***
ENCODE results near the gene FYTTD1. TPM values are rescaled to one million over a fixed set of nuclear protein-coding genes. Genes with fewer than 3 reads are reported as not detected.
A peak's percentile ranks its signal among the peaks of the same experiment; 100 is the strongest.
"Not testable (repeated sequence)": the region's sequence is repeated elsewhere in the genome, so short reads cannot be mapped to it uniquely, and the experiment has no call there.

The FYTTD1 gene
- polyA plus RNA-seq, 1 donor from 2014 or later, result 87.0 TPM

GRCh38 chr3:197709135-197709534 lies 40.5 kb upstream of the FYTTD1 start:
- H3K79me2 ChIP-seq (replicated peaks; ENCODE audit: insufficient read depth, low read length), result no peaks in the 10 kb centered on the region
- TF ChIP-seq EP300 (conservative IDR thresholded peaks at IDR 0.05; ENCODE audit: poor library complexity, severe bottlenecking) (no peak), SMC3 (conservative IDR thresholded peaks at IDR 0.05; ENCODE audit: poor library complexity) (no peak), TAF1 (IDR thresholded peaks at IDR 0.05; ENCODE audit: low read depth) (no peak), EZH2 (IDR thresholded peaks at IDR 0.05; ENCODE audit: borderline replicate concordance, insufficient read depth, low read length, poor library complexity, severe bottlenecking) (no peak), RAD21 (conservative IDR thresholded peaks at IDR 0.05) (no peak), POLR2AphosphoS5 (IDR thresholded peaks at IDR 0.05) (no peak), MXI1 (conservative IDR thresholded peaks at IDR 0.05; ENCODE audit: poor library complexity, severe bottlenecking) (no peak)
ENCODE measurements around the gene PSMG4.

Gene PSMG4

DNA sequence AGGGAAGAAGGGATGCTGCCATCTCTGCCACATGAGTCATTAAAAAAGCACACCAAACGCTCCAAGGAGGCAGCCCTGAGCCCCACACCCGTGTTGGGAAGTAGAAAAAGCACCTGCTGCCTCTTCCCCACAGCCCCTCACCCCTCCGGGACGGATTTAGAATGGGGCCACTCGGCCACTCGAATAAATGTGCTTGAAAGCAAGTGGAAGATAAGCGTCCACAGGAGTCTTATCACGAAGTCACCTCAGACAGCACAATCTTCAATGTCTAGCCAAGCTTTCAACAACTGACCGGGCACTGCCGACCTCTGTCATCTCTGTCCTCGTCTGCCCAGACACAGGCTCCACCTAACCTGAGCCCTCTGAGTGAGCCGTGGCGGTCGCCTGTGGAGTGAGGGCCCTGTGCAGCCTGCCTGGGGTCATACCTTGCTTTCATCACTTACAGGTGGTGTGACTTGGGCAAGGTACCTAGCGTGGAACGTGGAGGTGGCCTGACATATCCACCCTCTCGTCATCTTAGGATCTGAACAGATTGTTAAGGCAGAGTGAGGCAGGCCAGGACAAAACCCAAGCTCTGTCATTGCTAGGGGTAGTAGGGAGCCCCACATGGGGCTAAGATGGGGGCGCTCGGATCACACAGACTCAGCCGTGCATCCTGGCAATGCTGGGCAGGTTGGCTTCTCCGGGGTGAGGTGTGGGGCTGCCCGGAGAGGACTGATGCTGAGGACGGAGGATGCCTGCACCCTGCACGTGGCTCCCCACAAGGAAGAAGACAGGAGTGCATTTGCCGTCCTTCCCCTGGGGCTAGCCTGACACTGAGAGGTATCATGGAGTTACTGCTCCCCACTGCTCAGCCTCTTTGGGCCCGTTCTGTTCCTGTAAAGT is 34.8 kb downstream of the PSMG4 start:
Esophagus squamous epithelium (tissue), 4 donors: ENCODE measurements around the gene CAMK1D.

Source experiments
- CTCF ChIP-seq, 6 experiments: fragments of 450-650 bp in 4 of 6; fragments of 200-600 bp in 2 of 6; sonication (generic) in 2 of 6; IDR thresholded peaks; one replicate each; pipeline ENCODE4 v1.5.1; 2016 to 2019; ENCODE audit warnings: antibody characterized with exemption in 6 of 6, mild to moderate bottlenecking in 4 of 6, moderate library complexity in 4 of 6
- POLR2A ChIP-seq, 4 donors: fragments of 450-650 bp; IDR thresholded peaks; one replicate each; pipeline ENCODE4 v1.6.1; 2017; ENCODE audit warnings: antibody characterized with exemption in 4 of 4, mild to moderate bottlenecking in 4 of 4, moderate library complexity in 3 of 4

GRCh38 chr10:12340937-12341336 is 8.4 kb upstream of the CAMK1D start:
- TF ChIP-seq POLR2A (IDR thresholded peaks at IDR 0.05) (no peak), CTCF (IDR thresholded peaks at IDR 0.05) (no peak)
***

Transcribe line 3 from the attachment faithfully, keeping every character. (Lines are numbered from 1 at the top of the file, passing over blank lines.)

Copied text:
"Not testable (repeated sequence)": the region's sequence is repeated elsewhere in the genome, so short reads cannot be mapped to it uniquely, and the experiment has no call there.